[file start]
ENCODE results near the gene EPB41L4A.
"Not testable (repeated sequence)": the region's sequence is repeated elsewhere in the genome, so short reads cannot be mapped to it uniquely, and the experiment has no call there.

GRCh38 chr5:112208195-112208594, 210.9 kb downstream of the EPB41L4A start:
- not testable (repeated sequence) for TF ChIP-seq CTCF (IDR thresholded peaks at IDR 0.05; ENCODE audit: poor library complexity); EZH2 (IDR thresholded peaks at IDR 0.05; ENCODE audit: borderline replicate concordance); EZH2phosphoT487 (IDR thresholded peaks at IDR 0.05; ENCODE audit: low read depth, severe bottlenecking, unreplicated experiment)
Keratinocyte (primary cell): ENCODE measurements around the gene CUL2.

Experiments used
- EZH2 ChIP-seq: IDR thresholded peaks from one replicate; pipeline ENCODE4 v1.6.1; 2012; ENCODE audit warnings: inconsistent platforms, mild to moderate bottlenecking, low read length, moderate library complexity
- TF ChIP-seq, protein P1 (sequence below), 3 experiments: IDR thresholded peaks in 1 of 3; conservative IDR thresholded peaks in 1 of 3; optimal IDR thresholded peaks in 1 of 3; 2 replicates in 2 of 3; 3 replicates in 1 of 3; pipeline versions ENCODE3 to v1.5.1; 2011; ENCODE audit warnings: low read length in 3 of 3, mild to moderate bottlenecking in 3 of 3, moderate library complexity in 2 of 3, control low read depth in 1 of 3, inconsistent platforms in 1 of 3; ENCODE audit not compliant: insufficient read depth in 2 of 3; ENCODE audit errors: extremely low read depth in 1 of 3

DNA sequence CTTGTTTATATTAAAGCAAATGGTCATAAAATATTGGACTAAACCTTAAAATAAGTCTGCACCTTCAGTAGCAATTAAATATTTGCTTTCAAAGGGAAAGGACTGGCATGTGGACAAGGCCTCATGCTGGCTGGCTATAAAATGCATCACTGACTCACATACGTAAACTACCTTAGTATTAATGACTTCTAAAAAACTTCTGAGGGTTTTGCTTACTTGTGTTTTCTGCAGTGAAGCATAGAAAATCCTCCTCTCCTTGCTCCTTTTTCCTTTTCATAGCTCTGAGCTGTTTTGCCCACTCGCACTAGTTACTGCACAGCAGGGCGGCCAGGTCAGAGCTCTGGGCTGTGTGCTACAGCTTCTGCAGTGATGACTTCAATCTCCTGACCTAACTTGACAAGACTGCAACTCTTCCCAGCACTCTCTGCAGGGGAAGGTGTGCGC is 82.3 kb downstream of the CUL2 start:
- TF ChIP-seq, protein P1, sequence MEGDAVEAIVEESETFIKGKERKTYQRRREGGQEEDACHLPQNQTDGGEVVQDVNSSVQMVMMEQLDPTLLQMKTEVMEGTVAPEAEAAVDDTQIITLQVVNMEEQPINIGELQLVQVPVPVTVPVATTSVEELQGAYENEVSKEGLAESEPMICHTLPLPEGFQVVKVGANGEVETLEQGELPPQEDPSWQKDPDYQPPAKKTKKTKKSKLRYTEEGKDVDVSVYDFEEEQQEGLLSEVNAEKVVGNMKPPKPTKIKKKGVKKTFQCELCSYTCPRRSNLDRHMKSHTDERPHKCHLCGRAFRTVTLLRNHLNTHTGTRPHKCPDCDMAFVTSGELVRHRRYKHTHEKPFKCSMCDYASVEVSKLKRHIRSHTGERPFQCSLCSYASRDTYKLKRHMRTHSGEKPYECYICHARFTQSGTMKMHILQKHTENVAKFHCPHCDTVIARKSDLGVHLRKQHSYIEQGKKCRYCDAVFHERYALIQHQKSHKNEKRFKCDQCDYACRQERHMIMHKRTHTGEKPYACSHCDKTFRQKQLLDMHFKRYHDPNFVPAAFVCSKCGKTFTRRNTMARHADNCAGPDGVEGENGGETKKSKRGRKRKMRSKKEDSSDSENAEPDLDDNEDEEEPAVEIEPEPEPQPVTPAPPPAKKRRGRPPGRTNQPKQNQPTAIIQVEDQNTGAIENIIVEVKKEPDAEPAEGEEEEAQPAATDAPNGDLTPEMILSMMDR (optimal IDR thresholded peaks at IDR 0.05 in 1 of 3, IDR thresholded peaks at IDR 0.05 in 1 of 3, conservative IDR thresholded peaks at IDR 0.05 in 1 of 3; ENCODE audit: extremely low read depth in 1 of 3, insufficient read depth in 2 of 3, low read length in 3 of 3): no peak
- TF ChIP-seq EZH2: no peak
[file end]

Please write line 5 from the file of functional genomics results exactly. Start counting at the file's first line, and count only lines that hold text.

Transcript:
Keratinocyte (primary cell): ENCODE measurements around the gene CUL2.